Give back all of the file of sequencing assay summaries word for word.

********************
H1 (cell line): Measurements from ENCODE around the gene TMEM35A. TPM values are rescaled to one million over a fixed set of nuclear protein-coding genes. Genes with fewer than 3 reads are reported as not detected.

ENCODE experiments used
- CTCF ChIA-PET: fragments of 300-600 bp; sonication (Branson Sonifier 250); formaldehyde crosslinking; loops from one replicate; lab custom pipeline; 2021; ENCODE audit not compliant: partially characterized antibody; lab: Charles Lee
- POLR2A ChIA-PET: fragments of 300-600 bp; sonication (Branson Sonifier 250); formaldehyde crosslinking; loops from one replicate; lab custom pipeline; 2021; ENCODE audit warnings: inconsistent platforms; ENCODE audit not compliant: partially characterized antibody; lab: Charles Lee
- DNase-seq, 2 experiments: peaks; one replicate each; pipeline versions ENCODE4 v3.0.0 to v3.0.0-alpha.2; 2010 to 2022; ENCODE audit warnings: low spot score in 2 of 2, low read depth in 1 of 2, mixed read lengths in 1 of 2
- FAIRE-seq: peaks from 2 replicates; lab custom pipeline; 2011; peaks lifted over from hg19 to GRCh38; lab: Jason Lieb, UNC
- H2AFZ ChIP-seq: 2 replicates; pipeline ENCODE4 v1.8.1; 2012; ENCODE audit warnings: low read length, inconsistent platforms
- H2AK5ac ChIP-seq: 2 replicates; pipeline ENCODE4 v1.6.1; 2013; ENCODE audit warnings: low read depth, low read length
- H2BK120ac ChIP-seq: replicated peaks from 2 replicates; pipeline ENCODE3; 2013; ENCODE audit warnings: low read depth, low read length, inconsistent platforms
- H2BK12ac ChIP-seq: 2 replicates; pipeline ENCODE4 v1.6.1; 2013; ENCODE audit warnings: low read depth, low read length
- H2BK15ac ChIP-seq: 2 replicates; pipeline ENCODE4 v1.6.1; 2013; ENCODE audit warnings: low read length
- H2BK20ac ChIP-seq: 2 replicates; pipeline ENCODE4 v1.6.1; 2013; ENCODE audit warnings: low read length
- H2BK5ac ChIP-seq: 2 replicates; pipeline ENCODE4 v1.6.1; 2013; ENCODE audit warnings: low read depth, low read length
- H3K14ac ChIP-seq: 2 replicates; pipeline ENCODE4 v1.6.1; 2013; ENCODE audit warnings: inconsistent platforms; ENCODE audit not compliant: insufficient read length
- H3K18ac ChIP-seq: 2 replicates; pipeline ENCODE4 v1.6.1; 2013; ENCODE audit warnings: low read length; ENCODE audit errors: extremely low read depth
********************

H1 (cell line): Measurements from ENCODE around the gene TMEM35A. TPM values are rescaled to one million over a fixed set of nuclear protein-coding genes. Genes with fewer than 3 reads are reported as not detected.

ENCODE experiments used
- CTCF ChIA-PET: fragments of 300-600 bp; sonication (Branson Sonifier 250); formaldehyde crosslinking; loops from one replicate; lab custom pipeline; 2021; ENCODE audit not compliant: partially characterized antibody; lab: Charles Lee
- POLR2A ChIA-PET: fragments of 300-600 bp; sonication (Branson Sonifier 250); formaldehyde crosslinking; loops from one replicate; lab custom pipeline; 2021; ENCODE audit warnings: inconsistent platforms; ENCODE audit not compliant: partially characterized antibody; lab: Charles Lee
- DNase-seq, 2 experiments: peaks; one replicate each; pipeline versions ENCODE4 v3.0.0 to v3.0.0-alpha.2; 2010 to 2022; ENCODE audit warnings: low spot score in 2 of 2, low read depth in 1 of 2, mixed read lengths in 1 of 2
- FAIRE-seq: peaks from 2 replicates; lab custom pipeline; 2011; peaks lifted over from hg19 to GRCh38; lab: Jason Lieb, UNC
- H2AFZ ChIP-seq: 2 replicates; pipeline ENCODE4 v1.8.1; 2012; ENCODE audit warnings: low read length, inconsistent platforms
- H2AK5ac ChIP-seq: 2 replicates; pipeline ENCODE4 v1.6.1; 2013; ENCODE audit warnings: low read depth, low read length
- H2BK120ac ChIP-seq: replicated peaks from 2 replicates; pipeline ENCODE3; 2013; ENCODE audit warnings: low read depth, low read length, inconsistent platforms
- H2BK12ac ChIP-seq: 2 replicates; pipeline ENCODE4 v1.6.1; 2013; ENCODE audit warnings: low read depth, low read length
- H2BK15ac ChIP-seq: 2 replicates; pipeline ENCODE4 v1.6.1; 2013; ENCODE audit warnings: low read length
- H2BK20ac ChIP-seq: 2 replicates; pipeline ENCODE4 v1.6.1; 2013; ENCODE audit warnings: low read length
- H2BK5ac ChIP-seq: 2 replicates; pipeline ENCODE4 v1.6.1; 2013; ENCODE audit warnings: low read depth, low read length
- H3K14ac ChIP-seq: 2 replicates; pipeline ENCODE4 v1.6.1; 2013; ENCODE audit warnings: inconsistent platforms; ENCODE audit not compliant: insufficient read length
- H3K18ac ChIP-seq: 2 replicates; pipeline ENCODE4 v1.6.1; 2013; ENCODE audit warnings: low read length; ENCODE audit errors: extremely low read depth